Georgetown and New York University sit alongside the University of Phoenix on the top of a new list released today that highlights how a handful of American universities, for-profit and non-profit alike, are capitalizing on a boom in master's degrees and borrowing by graduate students.
An analysis by the Center for American Progress found that just 20 American schools enroll a full 12% of all the country's graduate students, and were responsible for $6.5 billion in federal loan dollars in 2013-14 — 20% of all graduate federal loans issued that year.
"This is a tremendous concentration among a very small group of institutions," said Elizabeth Baylor, the director of postsecondary education at the Center, who authored the analysis.
These 20 schools were the nation's top creators of graduate-student loan dollars in 2013-14
At the top of the list is Walden University, a massive for-profit school focused on graduate degrees, owned by Laureate Education. Its students took out three quarters of a billion dollars in federal loans in a single year. The University of Phoenix, a perennial player in the for-profit sphere, was third, with almost half a billion dollars.
Nonprofits, some of them extremely prestigious, are also responsible for hundreds of millions of dollars in graduate-student loans. Grad students at New York University were the fourth-biggest borrowers in the country, taking out $471 million in loans. The University of Southern California was fifth, and Columbia, Georgetown and George Washington had graduate students take out more than $200 million on loans.
This is partly explained by the nature of these top-tier schools, which employ some of the world's leading academics and operate in expensive locations, where students must borrow more due to high living costs. But that doesn't mean their graduate degree programs aren't also cash cows.
"Many of the grad programs at nonprofits do all the same things that your typical for-profit does," said Jason Delisle, an analyst at the New America Foundation. "They recruit, they take out metro ads — and make tons of money for the school."
For prestigious institutions like NYU or Columbia, Delisle said, master's degree programs can be easy moneymakers, generating revenue without diminishing the prestige of the schools' undergraduate programs, law, or medical schools.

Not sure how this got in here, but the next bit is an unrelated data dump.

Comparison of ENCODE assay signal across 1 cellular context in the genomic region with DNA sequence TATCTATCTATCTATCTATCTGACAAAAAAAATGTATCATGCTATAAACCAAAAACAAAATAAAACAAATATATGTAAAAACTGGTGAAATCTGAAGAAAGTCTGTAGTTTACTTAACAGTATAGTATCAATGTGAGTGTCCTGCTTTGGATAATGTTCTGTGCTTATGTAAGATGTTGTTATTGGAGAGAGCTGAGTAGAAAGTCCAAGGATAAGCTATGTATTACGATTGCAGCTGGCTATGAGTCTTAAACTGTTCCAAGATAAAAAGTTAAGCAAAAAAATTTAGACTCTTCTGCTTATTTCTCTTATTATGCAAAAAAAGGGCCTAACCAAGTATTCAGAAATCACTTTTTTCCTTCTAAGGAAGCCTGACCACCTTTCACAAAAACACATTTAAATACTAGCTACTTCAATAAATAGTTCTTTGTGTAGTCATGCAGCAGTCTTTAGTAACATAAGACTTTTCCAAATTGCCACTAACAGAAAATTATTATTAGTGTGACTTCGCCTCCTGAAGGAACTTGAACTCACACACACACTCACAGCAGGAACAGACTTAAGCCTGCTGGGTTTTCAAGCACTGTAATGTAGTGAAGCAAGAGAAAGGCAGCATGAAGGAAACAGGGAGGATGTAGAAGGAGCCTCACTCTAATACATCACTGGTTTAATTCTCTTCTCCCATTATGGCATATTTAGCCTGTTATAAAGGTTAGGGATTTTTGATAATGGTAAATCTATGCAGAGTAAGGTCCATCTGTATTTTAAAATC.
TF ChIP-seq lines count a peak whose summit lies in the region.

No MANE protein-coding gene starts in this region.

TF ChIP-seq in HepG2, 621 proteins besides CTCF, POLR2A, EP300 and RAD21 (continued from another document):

The vast majority of the loans, CAP's Baylor said, likely went not towards professional degrees like those in law and medicine but towards master's degrees. Eighty-one percent of the degrees given by the top 20 institutions were master's degrees.
"For some of these schools, they're likely admitting a lot of master's degree students, charging them full-freight without any type of institutional aid, and then using that revenue to propel the rest of the organization," Baylor said.
At for-profit schools like Walden, the University of Phoenix, and Kaplan University, online graduate degrees have become an increasingly desirable source of revenue. Students stay enrolled in such programs for longer and are less likely to drop out than those in the associate's degree or certificate programs, which have traditionally made up the core business of for-profit schools.
Graduate students make up just 15% of all American students, but last year, they took out more than a third of the $100 billion in federal loans. The high debt is helped along by federal policy that allows graduate students to borrow far more federal money than dependent undergrads, including money to cover their living costs.
Two for-profit medical schools, both located in the Caribbean, made the list: the Ross University School of Medicine and the school of medicine at St. George's University. Caribbean medical schools, which lure students who struggle to gain acceptance into traditionally competitive American universities, are vastly more expensive than their nonprofit American counterparts, but their students often fail to gain residencies after graduation.
The list includes just one public institution, Rutgers University.
Molly Hensley-Clancy is a business reporter for BuzzFeed News and is based in Washington, DC. She covers the intersection of business and education.
Contact Molly Hensley-Clancy at firstname.lastname@example.org.
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